i am grateful to have the experience behind me.
i am grateful for good people who, when needed, do good work.
i am grateful for reminders that, while they are essential for this physical experience, we are not our physical bodies.

we are expansive and connected and creative and powerful…
we are, at all times, whole.

holding on while letting go


i am finding time, each night, to sift through a few things that my parents have saved throughout the years and recently sent home with me. my mom is a card giver and a card keeper. i have never been much of either, yet i’m taking the time to read through each sweet card that she saved before placing them in one of two piles; one on its way to the recycling bin and the other to my closet where i have somehow condensed decades of living into two small suitcases. within them, i stash away the few things that i imagine my children might enjoy seeing some day.

i love the little things that i am noticing as i read through these cards—like the shift from my parents signing ‘mommy and daddy’ to ‘mom and dad’ around 1989, how my grandma’s unique character spiritedly splashes out onto the thick paper and becomes conveyed through her eccentric handwriting…and the way that my grandpa ciula habitually wrote ‘love ya’ so that the end of the ‘l’ swept across the entire page.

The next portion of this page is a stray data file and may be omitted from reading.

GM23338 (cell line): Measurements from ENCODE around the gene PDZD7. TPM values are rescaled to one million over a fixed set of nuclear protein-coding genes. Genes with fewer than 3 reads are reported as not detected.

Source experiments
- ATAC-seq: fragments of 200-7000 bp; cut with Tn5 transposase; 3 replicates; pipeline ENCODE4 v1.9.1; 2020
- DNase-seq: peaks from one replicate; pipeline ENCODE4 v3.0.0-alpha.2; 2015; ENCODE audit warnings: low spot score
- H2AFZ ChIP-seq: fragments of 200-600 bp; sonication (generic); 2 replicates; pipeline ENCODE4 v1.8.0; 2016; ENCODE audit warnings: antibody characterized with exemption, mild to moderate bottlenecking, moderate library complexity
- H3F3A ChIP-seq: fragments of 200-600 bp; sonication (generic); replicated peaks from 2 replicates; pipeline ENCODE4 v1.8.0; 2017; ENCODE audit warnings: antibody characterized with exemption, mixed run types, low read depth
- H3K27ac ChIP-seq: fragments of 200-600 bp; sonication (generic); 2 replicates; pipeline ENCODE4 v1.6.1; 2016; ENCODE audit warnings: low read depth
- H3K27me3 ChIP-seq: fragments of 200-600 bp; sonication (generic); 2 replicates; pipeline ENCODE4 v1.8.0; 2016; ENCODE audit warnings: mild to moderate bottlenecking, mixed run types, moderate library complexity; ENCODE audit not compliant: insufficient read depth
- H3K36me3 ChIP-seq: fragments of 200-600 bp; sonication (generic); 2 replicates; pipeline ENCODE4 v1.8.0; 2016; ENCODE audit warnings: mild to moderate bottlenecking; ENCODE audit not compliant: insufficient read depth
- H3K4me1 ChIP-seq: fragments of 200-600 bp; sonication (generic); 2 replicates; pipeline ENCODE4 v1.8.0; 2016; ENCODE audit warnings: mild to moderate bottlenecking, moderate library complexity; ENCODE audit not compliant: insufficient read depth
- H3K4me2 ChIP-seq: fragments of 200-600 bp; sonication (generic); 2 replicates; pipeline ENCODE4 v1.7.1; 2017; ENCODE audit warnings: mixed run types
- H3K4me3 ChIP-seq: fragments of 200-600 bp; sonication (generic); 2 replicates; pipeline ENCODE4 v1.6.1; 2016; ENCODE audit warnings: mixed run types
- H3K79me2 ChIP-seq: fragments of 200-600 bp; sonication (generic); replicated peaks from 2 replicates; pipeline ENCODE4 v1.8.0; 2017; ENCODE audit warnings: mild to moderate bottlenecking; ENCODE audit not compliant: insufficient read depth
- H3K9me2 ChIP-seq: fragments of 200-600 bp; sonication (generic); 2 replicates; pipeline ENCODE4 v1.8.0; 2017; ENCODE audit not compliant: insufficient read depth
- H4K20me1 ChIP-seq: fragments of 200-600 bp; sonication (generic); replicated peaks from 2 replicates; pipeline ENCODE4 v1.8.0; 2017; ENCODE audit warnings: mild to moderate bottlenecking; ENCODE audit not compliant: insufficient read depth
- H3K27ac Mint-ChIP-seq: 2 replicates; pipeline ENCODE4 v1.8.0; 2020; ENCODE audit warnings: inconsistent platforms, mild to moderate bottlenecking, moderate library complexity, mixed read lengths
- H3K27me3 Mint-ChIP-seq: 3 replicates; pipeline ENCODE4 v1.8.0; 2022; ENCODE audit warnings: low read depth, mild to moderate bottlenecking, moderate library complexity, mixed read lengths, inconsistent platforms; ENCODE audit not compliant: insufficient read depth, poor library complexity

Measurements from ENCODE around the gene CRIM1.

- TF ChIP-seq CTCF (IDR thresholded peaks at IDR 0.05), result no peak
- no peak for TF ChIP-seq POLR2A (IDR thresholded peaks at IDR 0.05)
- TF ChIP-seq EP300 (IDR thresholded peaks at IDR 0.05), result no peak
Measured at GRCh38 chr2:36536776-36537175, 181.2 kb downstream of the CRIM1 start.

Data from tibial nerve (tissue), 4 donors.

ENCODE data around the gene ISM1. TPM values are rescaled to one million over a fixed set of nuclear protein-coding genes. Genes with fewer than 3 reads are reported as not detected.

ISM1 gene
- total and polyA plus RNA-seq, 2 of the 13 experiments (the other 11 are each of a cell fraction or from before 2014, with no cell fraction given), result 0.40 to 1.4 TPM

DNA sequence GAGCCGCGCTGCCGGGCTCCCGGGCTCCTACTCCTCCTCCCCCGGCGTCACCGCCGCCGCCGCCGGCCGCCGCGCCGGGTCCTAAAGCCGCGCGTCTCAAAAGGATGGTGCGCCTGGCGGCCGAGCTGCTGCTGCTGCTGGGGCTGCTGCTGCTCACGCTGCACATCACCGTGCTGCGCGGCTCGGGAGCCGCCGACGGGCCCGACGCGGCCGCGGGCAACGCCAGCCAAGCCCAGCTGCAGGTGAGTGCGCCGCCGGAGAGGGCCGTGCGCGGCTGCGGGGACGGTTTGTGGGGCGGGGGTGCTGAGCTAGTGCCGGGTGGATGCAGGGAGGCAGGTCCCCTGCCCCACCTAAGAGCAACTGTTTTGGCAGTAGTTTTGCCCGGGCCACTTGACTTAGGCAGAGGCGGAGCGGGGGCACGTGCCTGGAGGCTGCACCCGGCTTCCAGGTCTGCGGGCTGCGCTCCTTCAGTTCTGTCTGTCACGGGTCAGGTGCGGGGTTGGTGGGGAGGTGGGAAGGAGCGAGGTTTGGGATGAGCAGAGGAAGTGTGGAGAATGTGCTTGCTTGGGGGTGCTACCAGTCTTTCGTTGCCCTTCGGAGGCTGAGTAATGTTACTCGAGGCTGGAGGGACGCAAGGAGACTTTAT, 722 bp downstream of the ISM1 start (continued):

i smile.

these experiences and people are forever etched in my mind without palpable reminders. still, it is fun to reminisce through the occasional unfolding of these safeguarded keepsakes. while i enjoy looking through these things, i also enjoy an uncluttered and simple living space. at some point, taking a photo of and writing about the sentimental items that i don’t necessarily want to keep, yet appreciate, became my way of simultaneously holding on while letting go.

for now, it is a compromise that works.

“the art is not one of forgetting but letting go. and when everything else is gone, you can be rich in loss.” —rebecca solnit, from a field guide to getting lost